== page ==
Matthew Biederman (b. 1972, Chicago Heights, IL, USA) lives and works in Montreal. He was the recipient of the Bay Area Artist Award in Video by New Langton Arts in 1999, First Place in the Visual Arts category of Slovenia’s Break21 festival. He has since co-founded the Arctic Perspective Initiative, with Marko Peljhan, in 2007, a non-profit, international group of individuals and organizations, whose goal is to promote the creation of open authoring, communications and dissemination infrastructures for the circumpolar region.

Biederman works have been exhibited in the US, South America, Europe and Japan, in a variety of festivals and venues such as 7 ATA Festival Internacional (Lima), the 11th Lyon Bienniale, the 2011 Quebec Trienniale, 2014 Montreal Bienniale (Musee des Arts Contemporain), Bienniale of Digital Art (BIAN, Montreal), Artissima (Turin, IT) and Moscow Biennale, among others. As a film and video maker, his works have been included in the FILE festival (Sao Paulo), New Forms Festival (Vancouver), the Edinburgh Fringe Festival, Paris/Berlin International Meetings, and the Chicago Underground Film Festival. His public works have been shown at the ZeroOne2006 Festival (San Jose US), the SCAPE Biennial (New Zealand), notably.

Biederman is currently represented by Art45.

Maria Hupfield: Stay Golden

October 6th, 2015 § 0 comments § permalink

Vernissage: October 10 from 3 to 5pm. The artist will be present.

Stay Golden

Galerie Hugues Charbonneau is pleased to welcome Maria Hupfield for her second solo exhibition at the gallery. Based on her performance titled Jiimaan, which took place in Venice in May 2015, Stay Golden presents a new collection of gold sculptures, a life-size grey felt canoe, and a two-channel video.

Maria Hupfield Jiimaan (Canoe), 2015 Canoe en feutre, ruban, sac et accrochage, avec motif d’eau sur bande orange et sur bâche bleu.  Felt canoe,  ribbon, bag. hanging and water pattern in orange tape on blue trap.

Maria Hupfield
Jiimaan (Canoe), 2015
Canoe en feutre, ruban, sac et accrochage, avec motif d’eau sur bande orange et sur bâche bleu.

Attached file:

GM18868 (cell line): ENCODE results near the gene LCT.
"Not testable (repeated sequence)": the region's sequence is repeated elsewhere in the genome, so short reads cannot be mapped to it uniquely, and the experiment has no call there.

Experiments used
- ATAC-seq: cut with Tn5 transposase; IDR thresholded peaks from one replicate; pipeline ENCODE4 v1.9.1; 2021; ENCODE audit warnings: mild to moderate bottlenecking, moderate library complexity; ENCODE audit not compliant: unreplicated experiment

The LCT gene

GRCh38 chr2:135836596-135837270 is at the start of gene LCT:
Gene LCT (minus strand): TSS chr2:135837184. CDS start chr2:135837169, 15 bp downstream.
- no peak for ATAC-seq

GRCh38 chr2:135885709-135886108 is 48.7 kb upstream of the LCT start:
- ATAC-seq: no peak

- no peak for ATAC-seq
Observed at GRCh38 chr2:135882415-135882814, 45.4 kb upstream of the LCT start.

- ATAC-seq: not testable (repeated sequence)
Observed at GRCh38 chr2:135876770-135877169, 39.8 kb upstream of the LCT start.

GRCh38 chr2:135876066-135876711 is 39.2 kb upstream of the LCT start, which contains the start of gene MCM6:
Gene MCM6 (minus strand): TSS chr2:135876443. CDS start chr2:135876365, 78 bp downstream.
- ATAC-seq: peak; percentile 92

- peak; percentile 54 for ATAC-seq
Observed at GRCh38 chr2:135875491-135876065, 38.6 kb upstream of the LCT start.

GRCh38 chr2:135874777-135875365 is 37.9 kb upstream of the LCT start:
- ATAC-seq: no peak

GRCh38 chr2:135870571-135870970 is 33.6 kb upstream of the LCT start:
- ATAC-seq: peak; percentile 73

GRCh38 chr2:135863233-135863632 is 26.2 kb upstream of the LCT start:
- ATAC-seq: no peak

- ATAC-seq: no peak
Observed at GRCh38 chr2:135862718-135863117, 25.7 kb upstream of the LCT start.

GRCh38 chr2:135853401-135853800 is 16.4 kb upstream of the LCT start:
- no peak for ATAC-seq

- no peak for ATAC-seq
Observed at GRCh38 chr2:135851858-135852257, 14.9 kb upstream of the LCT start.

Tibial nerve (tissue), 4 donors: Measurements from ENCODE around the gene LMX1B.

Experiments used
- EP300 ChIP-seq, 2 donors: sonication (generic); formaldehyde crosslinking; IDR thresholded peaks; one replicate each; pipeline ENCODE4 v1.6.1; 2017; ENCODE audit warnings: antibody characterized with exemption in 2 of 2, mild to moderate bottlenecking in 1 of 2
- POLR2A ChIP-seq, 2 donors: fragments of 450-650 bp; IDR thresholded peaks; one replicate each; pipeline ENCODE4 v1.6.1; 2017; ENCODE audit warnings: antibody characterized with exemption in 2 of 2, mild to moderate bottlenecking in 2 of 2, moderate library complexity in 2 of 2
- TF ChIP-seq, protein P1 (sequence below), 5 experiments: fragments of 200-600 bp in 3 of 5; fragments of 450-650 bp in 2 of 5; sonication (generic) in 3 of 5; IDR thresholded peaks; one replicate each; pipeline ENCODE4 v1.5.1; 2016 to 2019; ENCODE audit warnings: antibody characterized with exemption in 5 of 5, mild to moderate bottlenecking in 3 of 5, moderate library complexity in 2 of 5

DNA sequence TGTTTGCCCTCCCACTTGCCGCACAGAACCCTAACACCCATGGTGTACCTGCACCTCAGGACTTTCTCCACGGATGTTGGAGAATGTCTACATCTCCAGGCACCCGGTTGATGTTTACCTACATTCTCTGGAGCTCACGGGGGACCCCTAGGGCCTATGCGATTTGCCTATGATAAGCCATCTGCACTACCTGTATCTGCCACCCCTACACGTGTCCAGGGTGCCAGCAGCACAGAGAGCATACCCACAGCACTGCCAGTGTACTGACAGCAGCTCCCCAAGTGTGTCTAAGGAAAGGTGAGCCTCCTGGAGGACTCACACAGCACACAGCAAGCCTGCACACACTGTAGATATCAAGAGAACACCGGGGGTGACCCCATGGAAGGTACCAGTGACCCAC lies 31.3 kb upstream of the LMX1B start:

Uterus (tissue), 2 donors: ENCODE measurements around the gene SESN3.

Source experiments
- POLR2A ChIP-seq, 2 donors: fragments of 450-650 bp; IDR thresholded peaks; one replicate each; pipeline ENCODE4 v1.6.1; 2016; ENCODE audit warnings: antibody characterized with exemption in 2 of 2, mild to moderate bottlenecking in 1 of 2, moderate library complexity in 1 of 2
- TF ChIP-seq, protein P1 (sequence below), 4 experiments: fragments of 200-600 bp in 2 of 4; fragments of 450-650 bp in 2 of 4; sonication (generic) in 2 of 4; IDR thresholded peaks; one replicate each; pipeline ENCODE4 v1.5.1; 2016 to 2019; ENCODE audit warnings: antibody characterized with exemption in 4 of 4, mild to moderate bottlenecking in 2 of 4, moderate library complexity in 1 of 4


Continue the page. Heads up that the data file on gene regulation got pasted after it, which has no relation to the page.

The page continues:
Felt canoe, ribbon, bag. hanging and water pattern in orange tape on blue trap.

Maria Hupfield’s installations, much like her performances, employ various strategies for occupying space. The artist is interested in how the charged identity of sites can impact our behaviour, but also how they can define our identity or change our perception of things. How do we appropriate a new place for ourselves? How do we activate the places that surround us? Can these be a source of empowerment or of communion with the past?

Maria Hupfield Victory in Defeat (working title), 2015 Grelots en étain avec fini doré  et élasthanne doré avec polyfil   Spandex fabric, tin jingles with gold color finish and polyfil 43 x 30,5 x 43 cm (17’’ x 12 ‘’ x 17”)

Maria Hupfield
Victory in Defeat (working title), 2015
Grelots en étain avec fini doré et élasthanne doré avec polyfil
Spandex fabric, tin jingles with gold color finish and polyfil
43 x 30,5 x 43 cm (17’’ x 12 ‘’ x 17”)

Similarly, material culture and the symbolic or emotional value we imbue certain objects with, is at the core of her research. In the gallery, public memory is superimposed on the artist’s own, through objects in her Trophy Wall, an assemblage of grey felt or gold fabric sculptures; relics and artefacts of one or many previous performances. This commemorative wall suggests both a celebration and a laying to rest of these now “museum-ified” objects.

Maria Hupfield Jiimaan (Canoe, Video), 2015 Installation video à deux canaux Two channel video installation  Édition : 3 1:15:00 boucle _ loop Camera Dylan McLaughlin Montage_Editing Dylan McLaughlin

Maria Hupfield
Jiimaan (Canoe, Video), 2015
Installation video à deux canaux
Two channel video installation
Édition : 3
1:15:00 boucle _ loop
Camera Dylan McLaughlin
Montage_Editing Dylan McLaughlin

Hupfield’s hand-made nine-foot canoe is the central element of the Jiimaan performance, which the artist enacted as part of the Ga ni tha exhibition in the Campo dei Gesuiti in Venice. An eponymous two-channel video retraces the different stages of this intervention: over three consecutive days, Hupfield performed before the public each evening, then recreated the previous night’s performance the following morning, alone and from memory.

Maria Hupfield Jiimaan (Canoe), 2015 Canoe en feutre, ruban, sac et accrochage, avec motif d’eau sur bande orange et sur bâche bleu.  Felt canoe,  ribbon, bag. hanging and water pattern in orange tape on blue trap. 274 cm long (9’ long)

Maria Hupfield
Jiimaan (Canoe), 2015
Canoe en feutre, ruban, sac et accrochage, avec motif d’eau sur bande orange et sur bâche bleu.
Felt canoe, ribbon, bag. hanging and water pattern in orange tape on blue trap.
274 cm long (9’ long)

This piece reveals key concepts in the artist’s work, namely proficiency, cultural memory, and the body’s presence. She proposes a meeting between nations and their history through the Canadian and Anishinaabe traditions of birch bark canoe building, paralleling this with the fabrication of gondolas by Venetian artisans. Moreover, the participatory nature of Jiimaan’s public performances makes direct reference to Anishinaabe oral traditions and Hupfield’s desire to create memories through shared human experience.